In honor of the opening week of the World Cup we bring you these images of grass roots soccer from photographer Jessica Hilltout. Over nine months, Jessica made two trips through Africa—one up the south coast—South Africa, Lesotho, Mozambique and Malawi—and one through a swath of West Africa—Ghana, Burkina Faso, Niger, Benin, Togo and the Ivory Coast.
During her trip she took pictures of worn shoes, tattered jerseys and hand-made balls, capturing the spirit of the sport and its players through these small, homely objects.
In one of the first villages she visited, in Mozambique, she gave the local team a brand-new ball, one of 30 she had brought with her as replacements for the home-made samples she collected. When she came back the next day, it had already begun to come apart. “They had already stitched it,” she wrote. “I felt terrible. The white lady gives them a ball with a shorter life span than any of the ones they make.”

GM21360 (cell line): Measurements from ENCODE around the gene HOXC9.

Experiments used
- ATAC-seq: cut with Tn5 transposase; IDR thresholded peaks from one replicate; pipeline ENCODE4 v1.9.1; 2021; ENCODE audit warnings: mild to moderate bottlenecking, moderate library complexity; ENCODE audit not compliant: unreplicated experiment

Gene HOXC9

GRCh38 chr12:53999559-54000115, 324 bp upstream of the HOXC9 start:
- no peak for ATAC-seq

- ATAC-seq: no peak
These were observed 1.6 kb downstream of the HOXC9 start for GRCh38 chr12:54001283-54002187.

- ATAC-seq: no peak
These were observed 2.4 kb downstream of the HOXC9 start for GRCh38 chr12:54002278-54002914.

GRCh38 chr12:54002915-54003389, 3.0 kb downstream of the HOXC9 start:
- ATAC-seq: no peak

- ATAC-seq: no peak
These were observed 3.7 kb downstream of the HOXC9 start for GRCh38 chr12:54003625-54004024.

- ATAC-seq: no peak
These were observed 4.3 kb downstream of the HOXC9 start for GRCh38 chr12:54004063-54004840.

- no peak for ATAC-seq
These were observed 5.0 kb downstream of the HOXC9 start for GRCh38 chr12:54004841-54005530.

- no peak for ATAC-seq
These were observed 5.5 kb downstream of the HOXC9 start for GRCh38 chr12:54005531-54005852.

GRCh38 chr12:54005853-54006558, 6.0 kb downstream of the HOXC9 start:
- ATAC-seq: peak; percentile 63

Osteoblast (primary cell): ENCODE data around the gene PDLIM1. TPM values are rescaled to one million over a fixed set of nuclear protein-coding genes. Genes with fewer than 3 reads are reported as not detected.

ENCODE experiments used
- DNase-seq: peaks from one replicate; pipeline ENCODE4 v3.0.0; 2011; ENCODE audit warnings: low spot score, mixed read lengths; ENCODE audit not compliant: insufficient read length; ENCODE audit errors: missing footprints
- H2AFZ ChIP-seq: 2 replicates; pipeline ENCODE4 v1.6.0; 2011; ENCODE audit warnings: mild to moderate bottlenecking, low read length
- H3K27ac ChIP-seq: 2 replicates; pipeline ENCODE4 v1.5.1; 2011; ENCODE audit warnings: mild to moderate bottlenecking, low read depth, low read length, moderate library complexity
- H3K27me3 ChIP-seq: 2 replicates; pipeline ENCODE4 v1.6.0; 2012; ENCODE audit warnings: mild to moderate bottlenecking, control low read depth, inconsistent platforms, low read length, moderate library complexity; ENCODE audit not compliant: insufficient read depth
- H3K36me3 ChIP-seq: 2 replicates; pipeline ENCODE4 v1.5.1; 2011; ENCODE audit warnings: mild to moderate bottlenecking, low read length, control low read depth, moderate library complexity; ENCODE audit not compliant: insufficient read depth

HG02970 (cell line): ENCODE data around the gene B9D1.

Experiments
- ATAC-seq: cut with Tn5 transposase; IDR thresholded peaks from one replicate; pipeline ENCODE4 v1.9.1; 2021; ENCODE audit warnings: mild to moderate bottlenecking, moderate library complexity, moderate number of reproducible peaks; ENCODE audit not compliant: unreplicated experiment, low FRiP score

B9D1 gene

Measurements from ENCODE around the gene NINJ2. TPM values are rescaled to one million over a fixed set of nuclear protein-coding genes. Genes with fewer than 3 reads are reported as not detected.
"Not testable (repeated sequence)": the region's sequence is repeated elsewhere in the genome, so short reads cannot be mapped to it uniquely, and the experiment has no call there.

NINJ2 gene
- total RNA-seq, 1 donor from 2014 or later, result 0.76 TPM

These pictures are a welcome antidote to the commercialism and hype that come along with the FIFA tournament. From the introduction of Jessica’s new book of photographs, by football historian David Goldblatt:
In South Africa, the world will see that the continent, at its leading economic edge, can build world-class infrastructures and run major global events. This is a good thing, but what the world may not see, and that would be everyone’s loss, are the World Cups that are played every day by teams, friends, communities all over the continent; the leading informal economic edge of Africa where they are making balls, marking pitches, scoring goals, and above all, pleasing themselves. If somehow, the corporate carnival should make all this invisible, we are lucky that Jessica Hilltout’s photographs can take us some of the way there.
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